From what I understand, OLS gives consistent estimates for stationary AR(1) time series but not for unit-root ones. I am trying to illustrate this phenomenon with a small simulation in R but the OLS estimates in the unit-root case seem alright:

res <- c()

for (i in 1:1000) {
  ar <- c(0)
  for (j in 2:1000) ar[j] <- 1 * ar[j - 1] + rnorm(1)
  res[i] <- lm(ar[2:1000] ~ -1 + ar[1:999])$coef[1]


The above code gives results like 0.998191, 0.9980904, 0.998139, which are very close to the true coefficient of 1. In fact, the same simulation with a stationary AR(1) process often gives estimates that are more far-off. The only difference seems to be that the estimates in the unit-root case have a skewed distribution while the stationary ones do not.

What am I doing wrong? How can I show the inconsistency of the OLS estimator for unit-root AR(1) processes by simulation?

Let me clarify why I did think a unit-root AR(1) process could not be estimated by OLS: In Wooldridge’s Introductory Econometrics (2013), Section 11.3, it says: “The previous section shows that, provided the time series we use are weakly dependent, usual OLS procedures are valid under assumptions weaker than the classical linear model assumptions. [...] Using time series with strong dependence in regression analysis poses no problem, if the CLM assumptions in Chapter 10 hold. But the usual inference procedures are very susceptible to violation of these assumptions when the data are not weakly dependent, because then we cannot appeal to the law of large numbers and the central limit theorem.” Wooldridge then discusses the unit-root AR(1) model as an example of a strongly dependent time series. Although he does not explicitly claim that the model cannot be estimated by OLS, he also does not state that the CLM assumptions hold for the unit-root AR(1) model. I think this is very misleading…

  • $\begingroup$ Where did you read that the OLS estimator is inconsistent for non-stationary AR(1) ? And please explain what kind of non-stationarity you examine: for the mean? for the variance? A unit root?? $\endgroup$ – Alecos Papadopoulos Mar 28 '17 at 0:22
  • $\begingroup$ @AlecosPapadopoulos It's not stated explicitly but the code fragment reveals that here "non-stationary AR(1)" means $y_t = y_{t-1} + \varepsilon_t$ (i.e. yes, a unit root). $\endgroup$ – Chris Haug Mar 28 '17 at 0:29
  • $\begingroup$ Thank you for your comments. I edited the question adding an explanation as to why I did think a unit-root AR(1) process could not be estimated by OLS. $\endgroup$ – bbrot Apr 3 '17 at 15:11

You will not be able to show this result (by simulation or otherwise) because it does not hold. When the true AR parameter is unity, the OLS estimator is superconsistent, not inconsistent. See for example the discussion in Hamilton's Time Series Analysis, section "Asymptotic Properties of a First-Order Autoregression when the True Coefficient is Unity" (17.4).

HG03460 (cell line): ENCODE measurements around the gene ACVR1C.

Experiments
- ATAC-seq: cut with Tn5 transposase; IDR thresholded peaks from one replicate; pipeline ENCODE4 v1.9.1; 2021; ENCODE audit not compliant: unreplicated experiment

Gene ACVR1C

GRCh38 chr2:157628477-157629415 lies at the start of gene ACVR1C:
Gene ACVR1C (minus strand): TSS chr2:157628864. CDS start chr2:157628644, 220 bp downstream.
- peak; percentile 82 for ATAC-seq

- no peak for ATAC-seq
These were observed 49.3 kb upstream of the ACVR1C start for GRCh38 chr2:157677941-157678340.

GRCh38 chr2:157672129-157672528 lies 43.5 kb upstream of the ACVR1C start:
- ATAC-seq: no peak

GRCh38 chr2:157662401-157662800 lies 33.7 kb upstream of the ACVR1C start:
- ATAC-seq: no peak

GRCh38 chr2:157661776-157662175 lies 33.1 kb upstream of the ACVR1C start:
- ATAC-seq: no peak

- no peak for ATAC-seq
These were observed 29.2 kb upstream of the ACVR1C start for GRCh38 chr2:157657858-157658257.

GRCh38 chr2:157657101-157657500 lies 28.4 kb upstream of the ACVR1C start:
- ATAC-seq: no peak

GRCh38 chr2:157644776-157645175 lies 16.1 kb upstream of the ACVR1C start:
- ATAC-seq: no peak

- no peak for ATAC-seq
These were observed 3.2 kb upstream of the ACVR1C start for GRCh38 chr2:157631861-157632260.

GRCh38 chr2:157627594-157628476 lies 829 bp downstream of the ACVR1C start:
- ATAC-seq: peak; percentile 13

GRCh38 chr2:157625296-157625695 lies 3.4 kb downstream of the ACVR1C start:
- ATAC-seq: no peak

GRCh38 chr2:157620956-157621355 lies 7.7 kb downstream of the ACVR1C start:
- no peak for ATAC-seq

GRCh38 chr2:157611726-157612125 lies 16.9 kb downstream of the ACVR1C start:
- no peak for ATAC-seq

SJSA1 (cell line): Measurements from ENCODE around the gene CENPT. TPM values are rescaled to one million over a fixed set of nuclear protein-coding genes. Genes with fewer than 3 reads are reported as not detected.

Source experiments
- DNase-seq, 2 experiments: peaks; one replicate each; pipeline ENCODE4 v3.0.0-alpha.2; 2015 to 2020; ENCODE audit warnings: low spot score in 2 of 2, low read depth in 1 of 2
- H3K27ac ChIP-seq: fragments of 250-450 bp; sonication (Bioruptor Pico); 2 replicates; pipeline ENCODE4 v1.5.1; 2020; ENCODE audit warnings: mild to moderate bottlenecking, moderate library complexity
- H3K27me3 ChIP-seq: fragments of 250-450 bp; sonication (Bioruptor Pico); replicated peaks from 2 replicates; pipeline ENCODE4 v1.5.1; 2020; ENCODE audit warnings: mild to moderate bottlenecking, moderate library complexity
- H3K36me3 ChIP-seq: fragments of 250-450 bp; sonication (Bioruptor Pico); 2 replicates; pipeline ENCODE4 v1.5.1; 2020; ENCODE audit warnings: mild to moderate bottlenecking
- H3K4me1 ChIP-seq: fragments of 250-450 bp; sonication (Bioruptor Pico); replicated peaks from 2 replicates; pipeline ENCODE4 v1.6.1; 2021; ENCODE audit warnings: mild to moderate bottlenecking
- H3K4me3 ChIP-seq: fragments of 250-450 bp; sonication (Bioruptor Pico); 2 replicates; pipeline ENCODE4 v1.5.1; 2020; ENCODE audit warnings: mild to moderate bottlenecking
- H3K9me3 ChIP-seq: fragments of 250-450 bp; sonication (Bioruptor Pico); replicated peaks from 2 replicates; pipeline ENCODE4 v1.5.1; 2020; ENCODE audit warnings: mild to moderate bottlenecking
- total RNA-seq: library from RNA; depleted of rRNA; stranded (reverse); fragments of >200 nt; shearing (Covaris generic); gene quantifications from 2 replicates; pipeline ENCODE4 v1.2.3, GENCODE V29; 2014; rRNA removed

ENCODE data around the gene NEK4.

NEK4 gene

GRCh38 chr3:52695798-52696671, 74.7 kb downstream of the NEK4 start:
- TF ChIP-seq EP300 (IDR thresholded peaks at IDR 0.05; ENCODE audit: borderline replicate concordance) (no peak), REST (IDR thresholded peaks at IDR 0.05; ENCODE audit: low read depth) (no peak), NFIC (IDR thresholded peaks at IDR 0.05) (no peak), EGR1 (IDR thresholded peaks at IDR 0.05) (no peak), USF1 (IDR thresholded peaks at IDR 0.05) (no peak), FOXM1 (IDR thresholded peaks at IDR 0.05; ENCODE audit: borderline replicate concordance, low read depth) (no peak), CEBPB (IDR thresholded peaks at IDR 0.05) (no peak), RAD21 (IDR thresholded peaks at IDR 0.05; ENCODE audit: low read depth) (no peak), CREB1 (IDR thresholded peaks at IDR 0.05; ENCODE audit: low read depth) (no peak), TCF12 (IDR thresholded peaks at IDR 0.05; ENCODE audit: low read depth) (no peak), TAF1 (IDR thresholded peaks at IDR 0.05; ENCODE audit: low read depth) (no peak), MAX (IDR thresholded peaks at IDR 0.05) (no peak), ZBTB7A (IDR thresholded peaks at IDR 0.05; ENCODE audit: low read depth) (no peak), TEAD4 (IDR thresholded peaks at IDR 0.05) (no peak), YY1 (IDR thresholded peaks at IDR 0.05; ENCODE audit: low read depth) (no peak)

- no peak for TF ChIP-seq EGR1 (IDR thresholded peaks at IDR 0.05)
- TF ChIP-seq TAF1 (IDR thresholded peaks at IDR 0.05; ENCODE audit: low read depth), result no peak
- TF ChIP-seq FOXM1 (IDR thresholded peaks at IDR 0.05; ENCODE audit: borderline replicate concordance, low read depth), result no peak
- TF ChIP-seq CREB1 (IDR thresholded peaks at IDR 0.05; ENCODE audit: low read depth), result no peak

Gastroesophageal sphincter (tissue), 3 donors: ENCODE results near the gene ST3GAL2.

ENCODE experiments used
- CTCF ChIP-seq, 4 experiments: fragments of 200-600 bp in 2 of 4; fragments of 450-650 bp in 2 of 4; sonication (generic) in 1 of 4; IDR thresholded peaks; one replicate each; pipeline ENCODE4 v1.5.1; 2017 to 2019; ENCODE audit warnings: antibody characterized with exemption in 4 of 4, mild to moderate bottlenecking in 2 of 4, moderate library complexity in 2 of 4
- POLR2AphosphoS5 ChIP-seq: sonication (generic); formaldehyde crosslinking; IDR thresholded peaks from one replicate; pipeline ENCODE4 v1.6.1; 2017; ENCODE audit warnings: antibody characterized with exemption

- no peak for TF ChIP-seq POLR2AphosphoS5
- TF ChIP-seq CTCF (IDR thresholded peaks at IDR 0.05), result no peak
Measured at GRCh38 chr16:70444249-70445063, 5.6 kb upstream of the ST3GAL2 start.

What you can illustrate with simulation is this superconsistency. Simply repeat several Monte Carlo simulations of the OLS estimate (I did just 1000), similar to what was done above, but for a range of sample sizes. See plots below:

enter image description here enter image description here

What you should observe is that the sample bias of the OLS estimate gets closer to 0 faster in the nonstationary $\phi=1$ case (although it started out larger) and the variance shrinks to zero faster as well. OLS works just fine in that case.

Edit: In the text mentioned above, the following expression is derived in the case where the true coefficient is unity:

$$\sqrt{T}\left(\hat{\rho}_T-1\right) \to^P 0$$

Essentially, $\hat{\rho}_T$ (the OLS estimator) converges to 1 much faster than $\sqrt{T}$ goes to infinity. It's typical for consistent estimators to converge at a slower rate, so this behavior is termed "superconsistency".

  • $\begingroup$ (+1) Rightfully beat me to it. I would suggest to add the convergence in probability expression of Hamilton between eq. 17.4.8 and 17.4.9 (p. 488) so that it is clear what "superconsistent" means. $\endgroup$ – Alecos Papadopoulos Mar 28 '17 at 0:32
  • $\begingroup$ Sorry for the late reply, I have been on vacation for a couple of days. And thank you very much for this very helpful answer, especially for pointing me to the right section in Hamilton’s book. $\endgroup$ – bbrot Apr 3 '17 at 14:34

The unit root issues in regression are usually associated with the presence of it in the dependent or independent variables. For instance, if you regress one variable on another and both of them have unit roots, then you'll likely to end up with a spurious regression.

Otherwise, the way the answers went on so war was on estimation of the autoregression coefficient $\phi$ in $x_t=c+\phi x_{t-1}+\varepsilon_t$, where the unit root is not an issue at all. It becomes an issue when you try to regress $y\sim x$, where $y$ has a unit root too.

To demonstrate the spurious regression you simply generate the pairs of independent processes $y,x$, regress $y\sim x$ and show how often the regression comes up significant. It should not be significant because the processes are not related, but you'll detect the slope where it shouldn't be.


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